Get Off Your Keister and Learn 3 Blues Licks


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Craft Beer Explains My Chubby Belly I debated using the word "Keister" for a while, since the marketing department thought it may offend the Baby Boomers. Truth be told, I am mostly referring to my own lackluster performance lately. It's winter in Ohio. I haven't seen the sun in 3 months and I have developed a certain proclivity for consuming craft beer after work, a habit that fully explains the 11 pounds I have gained in the past 3 months. This is why I have a keister.

This is also why I have decided to start a this new section of JamPlay, casually titled "Weekend Warrior". To be frank, I "practice" the most on the weekends, but like my new craft-beer-influenced-laziness, I only now realized I have noodled every weekend since November and haven't learned much. I'm the Co-Owner of a guitar company, so this is a little embarassing to publically discuss. That got us to thinking, if someone actually put together a short list of actionable things I could practice this weekend, I'd probably do it. I'm just tired of noodling. Welcome to Weekend Warrior.

I don't care if you don't like blues, learn these 3 licks.

Sorry to be harsh but if you play an instrument, you shouldn't discriminate against genres (although the Bieber generation can graciously bow out). But, one should particularly not discriminate against the blues. It's everywhere, and these licks can be used in many styles of music. Even you, the 16-year-old-trying-to-impress-the-ladies. Try these out, and the lunchroom babes may even say "man, Johnny has some soul!".

Chuck Berry Lick by Chris Liepe

Taught by Chris Liepe

This first lick is from Chris Liepe, introducing a simple, yet useful lick in E. Aggressive in the front, mild in the back.. this lick is a staple of blues, and can help you step up your improv prowess.

Double Stop Lick in D by DJ Phillips

Taught by DJ Phillips

This second lick is from DJ Phillips. If you don't know of DJ, he is a tall, affable drink-of-water who mainly teaches funky song lessons and intermediate, genre based lesson sets on blues, rock, country, as well as others. This lick has some nastiness, so be sure to make it wail!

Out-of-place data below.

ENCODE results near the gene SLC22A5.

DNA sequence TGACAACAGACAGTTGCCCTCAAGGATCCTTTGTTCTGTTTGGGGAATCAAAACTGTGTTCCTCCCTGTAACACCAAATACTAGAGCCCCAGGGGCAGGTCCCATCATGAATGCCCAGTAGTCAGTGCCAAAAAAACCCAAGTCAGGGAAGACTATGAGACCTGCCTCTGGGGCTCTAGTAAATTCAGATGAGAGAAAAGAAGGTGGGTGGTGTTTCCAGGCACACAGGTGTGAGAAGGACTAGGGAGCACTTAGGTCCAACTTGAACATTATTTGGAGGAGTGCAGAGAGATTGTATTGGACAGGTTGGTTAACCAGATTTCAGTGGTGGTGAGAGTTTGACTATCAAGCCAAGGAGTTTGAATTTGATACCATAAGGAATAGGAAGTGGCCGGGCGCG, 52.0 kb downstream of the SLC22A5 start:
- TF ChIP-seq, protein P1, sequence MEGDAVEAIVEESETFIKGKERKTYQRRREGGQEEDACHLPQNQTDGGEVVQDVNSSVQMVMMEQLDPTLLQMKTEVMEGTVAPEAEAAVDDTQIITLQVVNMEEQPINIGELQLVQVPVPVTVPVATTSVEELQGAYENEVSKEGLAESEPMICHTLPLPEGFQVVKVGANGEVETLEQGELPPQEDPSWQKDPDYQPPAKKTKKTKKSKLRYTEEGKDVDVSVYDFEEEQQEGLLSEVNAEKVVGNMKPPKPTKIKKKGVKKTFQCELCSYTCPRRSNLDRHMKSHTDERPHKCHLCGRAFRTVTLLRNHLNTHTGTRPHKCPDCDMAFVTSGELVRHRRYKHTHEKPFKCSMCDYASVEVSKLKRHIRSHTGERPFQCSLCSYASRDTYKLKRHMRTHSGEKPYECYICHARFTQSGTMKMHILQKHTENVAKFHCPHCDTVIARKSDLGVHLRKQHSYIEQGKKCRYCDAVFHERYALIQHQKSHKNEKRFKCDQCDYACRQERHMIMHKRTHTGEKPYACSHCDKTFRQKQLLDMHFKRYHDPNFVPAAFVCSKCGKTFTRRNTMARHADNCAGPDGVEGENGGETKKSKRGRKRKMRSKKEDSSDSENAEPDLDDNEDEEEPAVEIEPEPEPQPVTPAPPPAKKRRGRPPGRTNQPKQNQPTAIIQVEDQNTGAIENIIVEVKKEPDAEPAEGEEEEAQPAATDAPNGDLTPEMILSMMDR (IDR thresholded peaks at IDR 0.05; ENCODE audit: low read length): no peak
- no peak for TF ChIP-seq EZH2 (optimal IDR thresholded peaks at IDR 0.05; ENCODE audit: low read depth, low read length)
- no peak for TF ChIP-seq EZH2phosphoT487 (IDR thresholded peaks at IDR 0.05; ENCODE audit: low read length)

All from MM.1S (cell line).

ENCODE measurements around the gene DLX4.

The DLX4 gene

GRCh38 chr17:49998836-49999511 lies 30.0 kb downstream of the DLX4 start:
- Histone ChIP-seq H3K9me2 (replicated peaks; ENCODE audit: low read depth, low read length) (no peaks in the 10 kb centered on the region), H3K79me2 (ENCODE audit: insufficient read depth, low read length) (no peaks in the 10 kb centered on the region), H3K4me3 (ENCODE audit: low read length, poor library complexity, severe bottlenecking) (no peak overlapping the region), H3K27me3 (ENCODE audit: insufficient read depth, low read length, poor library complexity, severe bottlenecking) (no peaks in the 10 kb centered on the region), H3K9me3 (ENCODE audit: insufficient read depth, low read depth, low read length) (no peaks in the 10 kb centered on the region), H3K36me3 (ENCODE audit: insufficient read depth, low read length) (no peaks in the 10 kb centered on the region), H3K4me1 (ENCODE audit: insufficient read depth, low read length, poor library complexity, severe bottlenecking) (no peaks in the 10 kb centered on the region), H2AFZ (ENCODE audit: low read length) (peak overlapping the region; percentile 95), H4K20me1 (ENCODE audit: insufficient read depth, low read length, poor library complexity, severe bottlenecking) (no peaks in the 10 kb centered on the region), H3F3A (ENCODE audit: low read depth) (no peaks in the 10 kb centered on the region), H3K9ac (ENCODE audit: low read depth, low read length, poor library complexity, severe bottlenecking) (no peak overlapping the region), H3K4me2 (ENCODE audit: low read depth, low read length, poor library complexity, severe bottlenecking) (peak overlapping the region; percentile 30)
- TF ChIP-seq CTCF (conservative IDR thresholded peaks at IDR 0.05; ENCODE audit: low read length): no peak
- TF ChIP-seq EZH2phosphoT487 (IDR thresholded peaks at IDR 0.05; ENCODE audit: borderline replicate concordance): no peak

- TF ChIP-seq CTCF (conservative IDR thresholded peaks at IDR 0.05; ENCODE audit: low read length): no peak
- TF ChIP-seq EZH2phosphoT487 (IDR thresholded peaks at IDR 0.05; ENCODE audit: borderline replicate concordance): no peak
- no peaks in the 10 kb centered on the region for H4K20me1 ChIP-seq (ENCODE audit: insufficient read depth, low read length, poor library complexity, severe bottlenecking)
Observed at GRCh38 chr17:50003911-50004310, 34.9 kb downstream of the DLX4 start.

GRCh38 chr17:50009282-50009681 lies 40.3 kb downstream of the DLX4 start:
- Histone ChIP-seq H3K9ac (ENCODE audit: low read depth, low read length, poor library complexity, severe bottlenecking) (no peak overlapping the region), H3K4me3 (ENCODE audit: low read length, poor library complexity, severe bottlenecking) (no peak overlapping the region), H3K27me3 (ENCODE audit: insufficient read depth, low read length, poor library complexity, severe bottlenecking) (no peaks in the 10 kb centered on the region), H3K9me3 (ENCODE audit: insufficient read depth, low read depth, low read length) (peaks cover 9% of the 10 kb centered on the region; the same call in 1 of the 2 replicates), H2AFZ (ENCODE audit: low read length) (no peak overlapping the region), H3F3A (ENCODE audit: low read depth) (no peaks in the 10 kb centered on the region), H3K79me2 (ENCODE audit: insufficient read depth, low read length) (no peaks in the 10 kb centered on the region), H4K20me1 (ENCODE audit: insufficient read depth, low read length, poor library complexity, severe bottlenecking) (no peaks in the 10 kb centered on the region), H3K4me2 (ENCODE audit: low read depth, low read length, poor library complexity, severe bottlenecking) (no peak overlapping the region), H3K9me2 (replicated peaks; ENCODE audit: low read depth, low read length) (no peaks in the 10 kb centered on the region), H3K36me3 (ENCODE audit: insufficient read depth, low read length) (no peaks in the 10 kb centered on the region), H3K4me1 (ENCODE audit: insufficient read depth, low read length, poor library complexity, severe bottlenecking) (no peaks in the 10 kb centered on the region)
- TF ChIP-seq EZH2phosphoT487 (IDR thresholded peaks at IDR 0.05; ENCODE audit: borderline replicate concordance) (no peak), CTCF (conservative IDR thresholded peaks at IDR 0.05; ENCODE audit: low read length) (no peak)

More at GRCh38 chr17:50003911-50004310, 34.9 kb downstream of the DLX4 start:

Hybrid Blues Lick in Am by David Wallimann

Taught by David Wallimann

This last lick is from David Wallimann, a moderately easy lick that dances between the A major pentatonic and A minor blues scale. This lick is very universal in nature, and can help bridge the gap between sections of your lead play. Get to work!

Are you one of the select few?

Did you actually try to digest this information? This isn't entertainment folks, it's curated content to inspire, improve, or refresh your ability. My goal is not to overwhelm you with something you may not be able to play, or overwhelm you with nerdy music theory, but to give you the tools need to start sounding better. Playing guitar like crap just isn't very cool.

So. If I could predict the effectiveness of this, I would assume that maybe 1 in 10 people will try to digest this information and actually learn these licks. Are you that 1 person? If so, I applaud your willingness to take this seriously. I also (rather shamelessly) would like to suggest that JamPlay may be the answer you need to move your playing forward. There's alot of crap out there, and we exist to produce great content to make you a better player. You owe it to yourself to leverage our content, or at least grab a free trial account.

Inspire Ideas

Our Lick & Riff Library is meant inspire new ideas and is presented in a brief, quick-hitting format. Most are under 5 minutes long, and most can be learned relatively quickly compared to a full song.

Get Out of Your Rut

I don't know about you, but I get in ruts... pretty often. These licks help me break the mold; get out of my comfortable positions on the neck, force me to explore different keys, and help reshape my playing.

321 to Learn

I just showed you 3 of our licks. There's still another 318 to learn and benefit from. Grab a membership and get started by digging into our platform of courses, teaching tools, libraries and more.

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First Weekend Warrior is Complete

Welp, what did you think?

You are actually still reading? Bonus points for you. I sincerely do appreciate you taking the time out of your day to read this new, faux-newsletter we are offering up. Our plan is to do this every Friday, and have it sent to your inbox by around 2pm EST. We are already in the process of building around 20 of these, that way we have some in the hopper ready to unleash!

Next week, we will be looking at Bends. Mine could use some work, so I am assuming yours could as well (boy is that causation argument). Anyway, thanks a bunch for reading, for playing guitar, and enjoying the instrument. Your passion for instrument is why we exist as a business, and we can't thank you enough for the support, loyalty, and love you have shown us over the years.


Chris Dawson
JamPlay Co-Founder

Chris Dawson JamPlay Co-Founder Chris Dawson is a JamPlay Co-Founder. He graduated from the University of Dayton in 2005 with double majors in Entrepreneurship and MIS, and shortly after began creating with partners Jeff Booth (Colorado) and Kevin Wimer (Dayton, OH). He first began the development of in 2007, but transitioned to artist relations, video editing, and operating the Ohio production studio from 2009-2013. Chris is now tasked with front-end web development, client-side code, accounting, music publishing, and writing crappy publications such as this. Go easy on him, he's shy.

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